## Abstract

Near infrared spectroscopy is increasingly being used as an economical method to monitor mosquito vector populations in support of disease control. Despite this rise in popularity, strong geographical variation in spectra has proven an issue for generalising predictions from one location to another. Here, we use a functional data analysis approach—which models spectra as smooth curves rather than as a discrete set of points—to develop a method that is robust to geographic heterogeneity. Specifically, we use a penalised generalised linear modelling framework which includes efficient functional representation of spectra, spectral smoothing and regularisation. To ensure better generalisation of model predictions from one training set to another, we use cross-validation procedures favouring smoother representation of spectra. To illustrate the performance of our approach, we collected spectra for field-caught specimens of *Anopheles gambiae* complex mosquitoes – the most epidemiologically important vector species on the planet – in two sites in Burkina Faso. Using these spectra, we show how models trained on data from one site can successfully classify morphologically identical sibling species in another site, over 250km away. Whilst we apply our framework to species prediction, our unified statistical framework can, alternatively, handle regression analysis (for example, to determine mosquito age) and other types of multinomial classification (for example, to determine infection status). To make our methods readily available for field entomologists, we have created an open-source R package `mlevcm`. All data used is publicly also available.

## 1 Introduction

Mosquito-borne diseases such as malaria, dengue and yellow fever are responsible for huge suffering, death and impose a considerable economic burden in Sub-Saharan Africa, Asia, and Latin America (Sachs and Malaney, 2002; WHO, 2019). The World Health Organization estimated 228 million cases of malaria alone in 2018 resulting in approximately 405,000 deaths. Malaria is transmitted from person to person by female mosquitoes of the *Anopheles* genus. Insecticides which kill mosquitoes, either incorporated into bednets or sprayed on walls, are the most effective method of controlling the disease and prevent millions of cases each year (Bhatt et al., 2015). However, differences in behaviour between mosquito species and the rise of insecticide resistance mean that control interventions increasingly need to be tailored to the local mosquito population. Factors such as species composition, the level of mosquito infection and age distribution in the mosquito population constitute an important direct measure of the efficacy of disease control interventions.

Unfortunately, there is no easy way to cheaply monitor mosquito populations in the field. Molecular techniques, like polymerase chain reaction, are required to determine mosquito species and infection status, which are laborious and require highly trained staff, well equipped laboratories and expensive reagents. By killing mosquitoes, the main effect of insecticides is to reduce mosquito lifespan, shifting the age distribution towards younger mosquitoes. Insecticide resistance may reduce the killing effect of insecticides, increasing the average age in mosquito populations supposedly controlled by insecticides. Therefore, methods to monitor the local age distribution in mosquito populations are critical for knowing whether insecticides remain effective. Yet, there are currently no fast, inexpensive methods for accurately surveying the age distribution of mosquito populations.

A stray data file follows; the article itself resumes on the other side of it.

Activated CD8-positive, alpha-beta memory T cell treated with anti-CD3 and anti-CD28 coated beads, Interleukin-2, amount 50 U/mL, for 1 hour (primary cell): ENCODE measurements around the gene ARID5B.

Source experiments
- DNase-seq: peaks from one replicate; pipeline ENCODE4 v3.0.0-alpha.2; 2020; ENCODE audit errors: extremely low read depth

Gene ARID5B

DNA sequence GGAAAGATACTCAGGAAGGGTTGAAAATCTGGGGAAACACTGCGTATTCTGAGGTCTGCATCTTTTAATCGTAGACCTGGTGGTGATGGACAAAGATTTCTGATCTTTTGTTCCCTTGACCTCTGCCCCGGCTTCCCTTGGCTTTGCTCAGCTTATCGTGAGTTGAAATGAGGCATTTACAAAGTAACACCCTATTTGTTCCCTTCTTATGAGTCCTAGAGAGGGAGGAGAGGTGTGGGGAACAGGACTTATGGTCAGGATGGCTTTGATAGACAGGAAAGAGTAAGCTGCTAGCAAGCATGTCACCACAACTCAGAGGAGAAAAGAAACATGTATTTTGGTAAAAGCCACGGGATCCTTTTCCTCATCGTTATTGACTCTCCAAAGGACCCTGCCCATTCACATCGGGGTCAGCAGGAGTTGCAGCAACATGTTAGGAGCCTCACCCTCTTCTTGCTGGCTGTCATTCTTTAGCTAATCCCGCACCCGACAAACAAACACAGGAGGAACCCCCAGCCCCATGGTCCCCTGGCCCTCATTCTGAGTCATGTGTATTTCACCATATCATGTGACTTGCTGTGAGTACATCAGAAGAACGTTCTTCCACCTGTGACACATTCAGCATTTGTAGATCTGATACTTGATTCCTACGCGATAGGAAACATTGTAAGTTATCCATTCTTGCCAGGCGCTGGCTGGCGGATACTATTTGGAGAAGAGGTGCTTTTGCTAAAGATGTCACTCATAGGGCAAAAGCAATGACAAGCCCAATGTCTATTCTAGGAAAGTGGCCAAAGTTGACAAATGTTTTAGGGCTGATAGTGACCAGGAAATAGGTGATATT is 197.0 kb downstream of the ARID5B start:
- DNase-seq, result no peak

Near-infrared spectroscopy (NIRS) is a new, rapid, reagent-free and non-destructive scanning technique, which can determine the species of morphologically indistinguishable mosquitoes, approximate mosquito age and the presence of malaria and dengue infections (Esperança et al., 2018; Lambert et al., 2018; Mayagaya et al., 2009; Ong et al., 2020; Sikulu et al., 2010; Sikulu-Lord et al., 2016). The instrument is portable and battery powered, which means scanning can take place in remote locations. The scanning procedure itself does not require expensive reagents, specialised lab-trained staff or non-portable laboratory equipment and is extremely simple: mosquitoes are killed, placed under a light probe, and scanned to produce a spectrum within seconds. Previous work has successfully predicted characteristics of interest (age, species, infectiousness) from near-infrared (NIR) spectra, using only relatively basic machine learning models based on Partial Least Squares (PLS) regression (Gerlach et al., 1979).

Despite their success in predicting characteristics of interest within a given population of mosquitoes, it has been documented that these methods cannot predict these between populations: that is, models trained to predict (say) age in population A cannot predict age in population B (Lambert et al., 2018). This site specificity is not typically reported in NIRS studies of mosquitoes (e.g. Esperança et al., 2018) and means the reported performance of the method may exceed that in the field. Whilst the exact origins of this between-site performance are unknown, many possible factors may contribute. In a ‘typical’ NIRS study, performance of the method is evaluated by predicting mosquito characteristics in independent test sets. Whilst different mosquitoes may be used in the training and testing sets, they come from the same set of mosquitoes, potentially from the same mother, and are kept in identical rearing conditions. These shared factors mean mosquitoes comprising the test set are much more alike those in the training set than any wild-caught specimens. Part of these issues could be addressed by training models using F0 or F1 mosquitoes derived from collected individuals – although, admittedly, such restrictions on experimental practices would limit the usefulness of NIRS. There is, hence, a demand for machine learning methods that are robust to differences between laboratory training and wild testing sets.